• Leverage used to invest in illiquid assets also poses a risk. Once again, if you do not have an alternative cash flow and the asset is illiquid, repayment of borrowed capital becomes difficult.

I have just highlighted a few from the book.

Two important points here: Every crisis looks very different in the beginning. This happens since we keep looking at the events that happened without understanding the lessons. We keep looking for the old crisis to happen again from the same place. Government and the regulators are no different.

The crisis is not new. It just crops up from somewhere else.

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When genius failed

As per the Institutional Investor magazine, “They (LTCM) are in effect the best finance faculty in the world.”

Probably that is why Roger Lowenstein titled his book giving an account of the rise and fall of LTCM “When Genius Failed”.

Read the chapter on LTCM in the book “Riding The Roller Coaster – Lessons from financial market cycles we repeatedly forget”

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Lehman Brothers or Lehman Sisters

I am back tweeting about the book after a long gap. On this day, International Women’s Day, it would be appropriate to pay a tribute to all the wonderful ladies in my life.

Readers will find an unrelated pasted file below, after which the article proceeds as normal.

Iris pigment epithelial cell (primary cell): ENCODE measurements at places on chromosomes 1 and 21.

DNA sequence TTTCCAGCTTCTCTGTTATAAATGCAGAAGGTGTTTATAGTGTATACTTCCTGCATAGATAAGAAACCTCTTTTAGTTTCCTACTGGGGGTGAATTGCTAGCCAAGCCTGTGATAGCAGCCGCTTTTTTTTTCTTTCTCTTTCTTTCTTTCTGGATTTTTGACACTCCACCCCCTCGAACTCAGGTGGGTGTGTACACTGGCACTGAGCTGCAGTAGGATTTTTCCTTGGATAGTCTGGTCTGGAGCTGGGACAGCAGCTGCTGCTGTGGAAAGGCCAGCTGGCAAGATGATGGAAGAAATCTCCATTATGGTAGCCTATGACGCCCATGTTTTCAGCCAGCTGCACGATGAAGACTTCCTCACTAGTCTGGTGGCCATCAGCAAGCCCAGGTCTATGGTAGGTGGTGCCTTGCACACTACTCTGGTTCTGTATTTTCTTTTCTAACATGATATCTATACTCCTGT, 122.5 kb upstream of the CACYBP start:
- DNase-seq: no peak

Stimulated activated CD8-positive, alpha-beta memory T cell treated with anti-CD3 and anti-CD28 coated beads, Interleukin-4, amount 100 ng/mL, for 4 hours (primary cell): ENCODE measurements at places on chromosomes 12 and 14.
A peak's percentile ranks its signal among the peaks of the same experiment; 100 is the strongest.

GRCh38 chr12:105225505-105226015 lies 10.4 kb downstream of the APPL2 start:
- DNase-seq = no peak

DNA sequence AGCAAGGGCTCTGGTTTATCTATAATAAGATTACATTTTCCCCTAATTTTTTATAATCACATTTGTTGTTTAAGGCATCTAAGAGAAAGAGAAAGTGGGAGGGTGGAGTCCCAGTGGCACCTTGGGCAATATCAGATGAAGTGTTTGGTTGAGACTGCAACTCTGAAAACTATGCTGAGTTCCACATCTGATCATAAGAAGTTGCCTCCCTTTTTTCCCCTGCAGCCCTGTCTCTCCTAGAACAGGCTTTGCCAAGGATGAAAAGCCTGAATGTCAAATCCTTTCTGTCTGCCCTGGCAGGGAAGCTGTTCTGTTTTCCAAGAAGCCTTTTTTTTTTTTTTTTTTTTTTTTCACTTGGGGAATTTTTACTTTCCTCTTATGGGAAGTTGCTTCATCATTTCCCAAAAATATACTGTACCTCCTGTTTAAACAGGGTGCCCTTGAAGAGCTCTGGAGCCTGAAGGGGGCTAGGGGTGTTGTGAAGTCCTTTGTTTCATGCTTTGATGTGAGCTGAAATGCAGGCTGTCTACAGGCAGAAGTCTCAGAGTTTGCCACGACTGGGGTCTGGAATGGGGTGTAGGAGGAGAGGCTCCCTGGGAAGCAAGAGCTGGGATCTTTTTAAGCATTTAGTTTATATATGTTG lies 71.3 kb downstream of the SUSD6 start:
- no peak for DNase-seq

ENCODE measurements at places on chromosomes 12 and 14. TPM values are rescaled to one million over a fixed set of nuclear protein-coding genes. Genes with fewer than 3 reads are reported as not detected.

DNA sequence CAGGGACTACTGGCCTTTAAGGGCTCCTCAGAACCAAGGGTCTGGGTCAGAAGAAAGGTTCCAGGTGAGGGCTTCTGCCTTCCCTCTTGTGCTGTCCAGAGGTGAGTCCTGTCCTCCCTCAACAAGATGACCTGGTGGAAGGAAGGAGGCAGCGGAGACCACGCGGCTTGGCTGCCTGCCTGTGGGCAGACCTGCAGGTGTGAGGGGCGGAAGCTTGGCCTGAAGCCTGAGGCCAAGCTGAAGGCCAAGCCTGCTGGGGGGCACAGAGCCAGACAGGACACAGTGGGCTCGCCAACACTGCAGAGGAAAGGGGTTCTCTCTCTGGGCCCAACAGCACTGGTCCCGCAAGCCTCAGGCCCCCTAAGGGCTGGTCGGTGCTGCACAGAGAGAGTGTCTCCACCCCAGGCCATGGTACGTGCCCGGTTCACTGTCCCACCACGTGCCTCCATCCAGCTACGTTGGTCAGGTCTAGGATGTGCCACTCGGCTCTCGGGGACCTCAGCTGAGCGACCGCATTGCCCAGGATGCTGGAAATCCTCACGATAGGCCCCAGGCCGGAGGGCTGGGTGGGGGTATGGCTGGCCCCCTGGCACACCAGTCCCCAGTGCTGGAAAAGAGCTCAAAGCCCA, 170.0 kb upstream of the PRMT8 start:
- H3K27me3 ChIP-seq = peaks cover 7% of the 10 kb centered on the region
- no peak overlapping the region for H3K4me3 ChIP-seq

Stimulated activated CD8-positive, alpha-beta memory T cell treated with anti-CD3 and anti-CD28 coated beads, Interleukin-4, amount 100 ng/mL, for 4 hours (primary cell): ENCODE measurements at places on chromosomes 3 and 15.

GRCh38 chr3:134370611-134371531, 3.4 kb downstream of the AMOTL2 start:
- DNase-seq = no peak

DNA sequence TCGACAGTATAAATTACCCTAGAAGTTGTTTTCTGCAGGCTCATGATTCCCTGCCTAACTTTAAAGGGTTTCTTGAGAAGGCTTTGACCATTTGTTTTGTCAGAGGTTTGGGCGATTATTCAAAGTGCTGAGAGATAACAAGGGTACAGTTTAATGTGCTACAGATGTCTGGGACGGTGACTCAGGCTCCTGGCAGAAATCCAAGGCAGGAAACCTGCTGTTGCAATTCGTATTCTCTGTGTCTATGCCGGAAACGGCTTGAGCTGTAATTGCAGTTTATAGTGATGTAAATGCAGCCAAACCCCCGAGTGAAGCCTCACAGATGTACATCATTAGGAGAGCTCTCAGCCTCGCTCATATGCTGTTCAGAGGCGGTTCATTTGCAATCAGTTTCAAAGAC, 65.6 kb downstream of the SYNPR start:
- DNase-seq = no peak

In the year 2008, Lehman Brothers collapsed and filed for bankruptcy. Someone said, “It wouldn’t have collapsed had it been Lehman Sisters”.

Yes, women are believed to be wiser than men when it comes to financial decisions. Please read again – the key word is “wise”, and not “intelligent” or “knowledgeable”.

History suggests that eventually wisdom wins over intelligence. The men at Lehman Brothers, and even at many other firms were intelligent and knowledgeable. However, history also tells us that we don’t learn from history.

Lehman Brothers went bust in 2008. It was just a decade ago in 1998 that they had the best view of what went wrong with Long Term Capital Management. Lehman Brothers were custodians for LTCM.

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Murphy’s Law

Someone forwarded a message on social media listing Murphy’s Laws. One of those caught my attention:

“If everything seems to be going well, you have obviously overlooked something”

In the world of investing, if a risk is not visible, it is a reflection of our inability to see the risk not the absence of the risk.

Exactly the same has happened time and again in the history of financial markets.

This is exactly what happened with Long Term Capital Management (LTCM). (See our post of 31st Dec 2015 on the same).

The problem with LTCM was, the risk was very much there, except that it was not obvious.

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Low risk – high returns: is it a problem?

In the words of Prof. Myron Scholes, “Well, our (LTCM’s) goal is to get the risk level of S&P 500. We are having trouble having it that big.”

The problem Long Term Capital Management (LTCM) was not about getting enough returns, but about having enough risk.

Something was missing here. The fund was generating extraordinary returns, without commensurate risks, as is evident from Prof. Scholes’ statement above.

Read more about the lessons from the LTCM episode in “Riding The Roller Coaster – Lessons from financial market cycles we repeatedly forget”